Actress Brooklynn Prince and director Floria Sigismondi on the set of The Turning, 2018. (Photo: Twitter)
Here are eighteen new movies due to be released in theaters or via other viewing platforms this January, all of which have been directed and/or photographed by women. These titles are sure to intrigue cinephiles and also provoke meaningful discussions on the film world, as well as the world in general.
JANUARY 1 (streaming on Netflix): Ghost Stories (dirs. Zoya Akhtar, Dibakar Banerjee, Karan Johar and Anurag Kashyap) – Netflix synopsis: “The directors of Emmy-nominated Lust Stories (Zoya Akhtar, Anurag Kashyap, Dibakar Banerjee and Karan Johar) reunite for this quartet of thrillers.”
JANUARY 3: Advocate (dirs. Philippe Bellaiche and Rachel Leah Jones) – Quad Cinema synopsis: “Lea Tsemel defends Palestinians: from feminists to fundamentalists, from non-violent demonstrators to armed militants. As a Jewish-Israeli lawyer who has represented political prisoners for five decades, Tsemel, in her tireless quest for justice, pushes the praxis of a human rights defender to its limits. Advocate follows Tsemel’s caseload in real-time, including the high-profile trial of a 13-year-old boy—her youngest client to date—while also revisiting her landmark cases and reflecting on the political significance of her work and the personal price one pays for assuming the role of “devil’s advocate.” Tsemel spoke truth to power before the term became trendy and she’ll continue to do so after fear makes it unfashionable.”
JANUARY 3 (re-release): One Child Nation (dirs. Nanfu Wang and Jialing Zhang) (DPs: Yuanchen Liu and Nanfu Wang) – Cinema Village synopsis: “After becoming a mother, a filmmaker uncovers the untold history of China’s one-child policy and the generations of parents and children forever shaped by this social experiment.”
JANUARY 7 (streaming on Netflix): Live Twice, Love Once (aka Vivir Dos Veces) (dir. Maria Ripoll) (DP: Núria Roldos) – Netflix synopsis: “When Emilio (Oscar Martínez) is diagnosed with Alzheimer’s disease, he and his family embark on a quest to reunite him with his childhood crush.”
JANUARY 10 (in theaters), JANUARY 28 (on VOD): Afterward (dir. Ofra Bloch) – City Cinemas Village East Cinema synopsis: “Jerusalem-born trauma expert Ofra Bloch forces herself to confront her personal demons in a journey that takes her to Germany, Israel and Palestine. Set against the current wave of fascism and anti-Semitism sweeping the globe, Afterward delves into the secret wounds carried by victims as well as victimizers, through testimonies ranging from the horrifying to the hopeful. Seen as a victim in Germany and a perpetrator in Palestine, Bloch faces those she was raised to hate as she searches to understand the narratives of the Holocaust and the Nakba, violent and non-violent resistance, and the possibility of reconciliation.”
JANUARY 10: Chhapaak (dir. Meghna Gulzar) – AMC Theatres synopsis: “Malti (Deepika Padukone) was attacked with acid on a street in New Delhi, in 2005. Through her story, the film makes an attempt to understand the on-ground consequences of surviving an acid attack in India, the medico-legal-social state of affairs that transpires after the acid has been hurled and the face is irreparably burnt.”
JANUARY 10: Liberation (dirs. Xiaoyang Chang and Shaohong Li) – Far East Films synopsis: “Based on real life events, the film is set in January 1949 and follows a group of soldiers involved in the final stages of the Battle of Pingjin. The cast includes Wallace Chung, Elane Zhong, Zhou Yiwei, Philip Keung, and Yang Mi.”
JANUARY 10: Tanhaji: The Unsung Warrior (dir. Om Raut) (DP: Keiko Nakahara) – AMC Theatres synopsis: “Tanhaji Malusare was an unsung Maratha warrior during the 17th century Maratha Empire, whose acts of valor and bravery continued to inspire soldiers long after his death in battle. He was endowed with a body of steel, courage of a lion with an agile mind and Chhatrapati Shivaji’s closest aide and trusted lieutenant. Ready to lay down his life for his King and country, this brave heart went to war, armed with a few Maratha soldiers to get back the Kondana Fort against the Mughal army headed by Udaybhan. Mughal’s had muscle power, but Tanhaji had sharp acumen. Unfortunately, Marathas won Kondhana Fort, but lost their Lion. Tanhaji left behind a void that none in history could ever fill. Tanhaji: The Unsung Warrior is a visual extravaganza that depicts the life and times of this unsung warrior, whose valor still makes the Nation proud.”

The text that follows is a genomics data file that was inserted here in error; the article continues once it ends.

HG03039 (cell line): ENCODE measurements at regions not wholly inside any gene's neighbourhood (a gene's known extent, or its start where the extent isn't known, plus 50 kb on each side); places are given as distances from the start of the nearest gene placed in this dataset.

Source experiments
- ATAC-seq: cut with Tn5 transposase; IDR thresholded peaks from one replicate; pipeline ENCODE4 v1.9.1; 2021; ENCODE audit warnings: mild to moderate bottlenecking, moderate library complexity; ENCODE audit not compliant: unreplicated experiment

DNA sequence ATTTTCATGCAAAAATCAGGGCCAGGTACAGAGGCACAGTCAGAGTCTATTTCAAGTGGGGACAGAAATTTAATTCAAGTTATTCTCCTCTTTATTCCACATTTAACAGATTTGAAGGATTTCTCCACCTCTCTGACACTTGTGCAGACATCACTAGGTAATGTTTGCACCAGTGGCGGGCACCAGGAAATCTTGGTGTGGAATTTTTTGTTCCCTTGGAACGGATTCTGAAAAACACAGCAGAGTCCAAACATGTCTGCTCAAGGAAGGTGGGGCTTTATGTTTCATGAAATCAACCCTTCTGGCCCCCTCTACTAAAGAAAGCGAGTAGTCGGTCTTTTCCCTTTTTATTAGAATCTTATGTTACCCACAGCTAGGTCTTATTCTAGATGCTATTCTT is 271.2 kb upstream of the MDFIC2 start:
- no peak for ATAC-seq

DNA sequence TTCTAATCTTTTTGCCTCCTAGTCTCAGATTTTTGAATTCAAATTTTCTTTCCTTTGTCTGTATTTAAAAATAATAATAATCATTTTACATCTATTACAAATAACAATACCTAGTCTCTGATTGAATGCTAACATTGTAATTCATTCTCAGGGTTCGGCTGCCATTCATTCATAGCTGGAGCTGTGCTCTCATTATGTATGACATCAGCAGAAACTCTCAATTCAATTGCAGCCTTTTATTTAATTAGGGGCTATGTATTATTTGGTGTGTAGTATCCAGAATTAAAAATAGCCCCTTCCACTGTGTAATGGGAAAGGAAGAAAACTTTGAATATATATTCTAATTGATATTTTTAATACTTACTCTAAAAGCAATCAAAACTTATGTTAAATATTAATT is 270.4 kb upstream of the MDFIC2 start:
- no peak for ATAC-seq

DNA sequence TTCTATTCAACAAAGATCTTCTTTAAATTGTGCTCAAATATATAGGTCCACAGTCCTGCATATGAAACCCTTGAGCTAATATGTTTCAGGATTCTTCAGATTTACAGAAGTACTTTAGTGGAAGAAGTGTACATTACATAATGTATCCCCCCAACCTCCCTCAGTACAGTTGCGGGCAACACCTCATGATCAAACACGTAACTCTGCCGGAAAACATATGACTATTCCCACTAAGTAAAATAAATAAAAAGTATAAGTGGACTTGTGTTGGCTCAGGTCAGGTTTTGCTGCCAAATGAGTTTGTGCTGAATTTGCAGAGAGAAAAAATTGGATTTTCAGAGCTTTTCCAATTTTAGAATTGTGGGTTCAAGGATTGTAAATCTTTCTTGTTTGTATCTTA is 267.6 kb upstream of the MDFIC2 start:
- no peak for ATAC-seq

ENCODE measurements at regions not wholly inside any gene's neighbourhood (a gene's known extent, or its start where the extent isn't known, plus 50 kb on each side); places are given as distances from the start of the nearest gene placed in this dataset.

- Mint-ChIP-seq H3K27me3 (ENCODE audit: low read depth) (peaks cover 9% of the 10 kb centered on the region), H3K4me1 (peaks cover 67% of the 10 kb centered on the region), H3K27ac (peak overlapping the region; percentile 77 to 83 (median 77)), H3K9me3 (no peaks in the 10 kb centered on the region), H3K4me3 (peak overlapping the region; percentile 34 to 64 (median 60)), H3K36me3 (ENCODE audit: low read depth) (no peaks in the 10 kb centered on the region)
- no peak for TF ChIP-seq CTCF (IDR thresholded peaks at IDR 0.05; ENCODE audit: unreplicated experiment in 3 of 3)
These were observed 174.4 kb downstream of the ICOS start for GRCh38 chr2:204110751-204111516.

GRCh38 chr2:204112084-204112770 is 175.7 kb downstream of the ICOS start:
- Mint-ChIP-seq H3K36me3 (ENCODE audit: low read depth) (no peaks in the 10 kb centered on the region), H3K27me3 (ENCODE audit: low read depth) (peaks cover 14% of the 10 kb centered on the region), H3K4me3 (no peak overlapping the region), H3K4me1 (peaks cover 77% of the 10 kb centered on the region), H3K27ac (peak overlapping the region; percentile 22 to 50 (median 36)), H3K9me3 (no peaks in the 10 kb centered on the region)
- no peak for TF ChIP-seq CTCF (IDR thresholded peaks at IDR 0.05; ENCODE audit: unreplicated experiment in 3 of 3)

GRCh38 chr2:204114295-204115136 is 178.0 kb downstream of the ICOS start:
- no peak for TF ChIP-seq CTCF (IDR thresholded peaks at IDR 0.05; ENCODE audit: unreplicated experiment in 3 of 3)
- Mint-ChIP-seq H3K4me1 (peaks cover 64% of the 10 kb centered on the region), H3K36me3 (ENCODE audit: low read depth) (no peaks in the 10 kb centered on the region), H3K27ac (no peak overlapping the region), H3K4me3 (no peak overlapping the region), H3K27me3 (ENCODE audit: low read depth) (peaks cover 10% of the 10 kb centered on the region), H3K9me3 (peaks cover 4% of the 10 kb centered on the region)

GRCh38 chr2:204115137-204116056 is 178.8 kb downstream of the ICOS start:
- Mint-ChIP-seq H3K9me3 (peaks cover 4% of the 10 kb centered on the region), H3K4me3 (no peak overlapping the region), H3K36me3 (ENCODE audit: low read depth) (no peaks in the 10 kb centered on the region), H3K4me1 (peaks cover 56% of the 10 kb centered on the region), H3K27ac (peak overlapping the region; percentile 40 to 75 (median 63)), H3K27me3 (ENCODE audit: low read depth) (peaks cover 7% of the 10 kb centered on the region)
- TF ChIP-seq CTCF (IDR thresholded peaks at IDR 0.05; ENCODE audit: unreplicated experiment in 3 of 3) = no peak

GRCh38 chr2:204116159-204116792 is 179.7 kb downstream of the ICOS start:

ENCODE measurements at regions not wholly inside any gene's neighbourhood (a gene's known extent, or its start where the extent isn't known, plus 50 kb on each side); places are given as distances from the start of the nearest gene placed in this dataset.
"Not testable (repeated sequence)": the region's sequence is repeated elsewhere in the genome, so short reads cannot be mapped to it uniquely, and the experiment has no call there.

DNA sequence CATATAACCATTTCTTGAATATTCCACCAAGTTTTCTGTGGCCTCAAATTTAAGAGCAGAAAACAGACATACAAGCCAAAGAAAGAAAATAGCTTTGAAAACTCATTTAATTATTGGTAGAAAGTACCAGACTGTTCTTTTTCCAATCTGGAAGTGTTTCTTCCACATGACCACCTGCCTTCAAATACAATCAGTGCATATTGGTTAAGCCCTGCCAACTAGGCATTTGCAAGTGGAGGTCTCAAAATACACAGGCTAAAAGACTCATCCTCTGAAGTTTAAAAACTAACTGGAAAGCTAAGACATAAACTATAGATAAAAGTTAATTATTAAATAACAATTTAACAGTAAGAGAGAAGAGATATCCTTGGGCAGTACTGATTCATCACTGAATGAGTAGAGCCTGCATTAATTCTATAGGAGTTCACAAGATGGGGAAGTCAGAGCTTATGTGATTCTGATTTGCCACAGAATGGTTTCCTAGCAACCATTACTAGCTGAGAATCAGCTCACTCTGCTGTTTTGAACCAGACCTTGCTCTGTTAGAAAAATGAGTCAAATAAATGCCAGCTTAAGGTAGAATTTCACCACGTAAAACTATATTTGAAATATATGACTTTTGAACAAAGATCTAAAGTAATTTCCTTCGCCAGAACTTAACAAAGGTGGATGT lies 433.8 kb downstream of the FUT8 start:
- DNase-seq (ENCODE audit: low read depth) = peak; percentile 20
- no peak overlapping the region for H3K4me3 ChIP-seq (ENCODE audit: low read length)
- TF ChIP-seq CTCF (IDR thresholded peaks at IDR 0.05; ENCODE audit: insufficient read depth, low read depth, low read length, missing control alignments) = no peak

JANUARY 10: The Woman Who Loves Giraffes (dir. Alison Reid) (DPs: Dale Hildebrand, Lainie Knox and Iris Ng) – Quad Cinema synopsis: “In 1956, four years before Jane Goodall immersed herself in the world of chimpanzees, 23-year-old biologist Anne Innis Dagg made an unprecedented solo journey to South Africa to study giraffes in the wild. In this enlightening and inspiring documentary, the now-86-year-old retraces her groundbreaking steps with the help of old letters and stunning, original 16mm film footage. The intimate window into Dagg’s life as a young woman—and the world’s first ‘giraffologist’ whose research findings formed the foundation for many modern scientists —is juxtaposed with a first-hand look at the devastating reality that giraffes are facing today to create a bracing impact.”
JANUARY 16 (streaming on Netflix): Jezebel (dir. Numa Perrier) – Eye for Film’s SXSW review by Jennie Kermode: “Sex cam work is often portrayed as shameful, something only desperate women do and something that is bound to lead to unhappiness, yet – at least prior to the passing of the SESTA/FOSTA Act in the US – it revolutionised sex work, making it much safer by enabling people who had been out on the streets to earn a living from a virtual space. Numa Perrier’s beautifully observed drama Jezebel tells the story of one young woman whose life is transformed by it in a positive way.
“Perrier plays Sabrina, a phone sex worker with a young daughter, deadbeat boyfriend and home full of hangers-on to support. She has also made space for her younger sister Tiffany (Tiffany Tenille), whose life as a full time carer abruptly changes when their ailing mother is hospitalised. At the same time as dealing with the complicated emotions this brings, Tiffany needs to find a new way to make a living, so Sabrina persuades her to pursue an opportunity in sex camming, for which purpose the younger woman reinvents herself as Jezebel.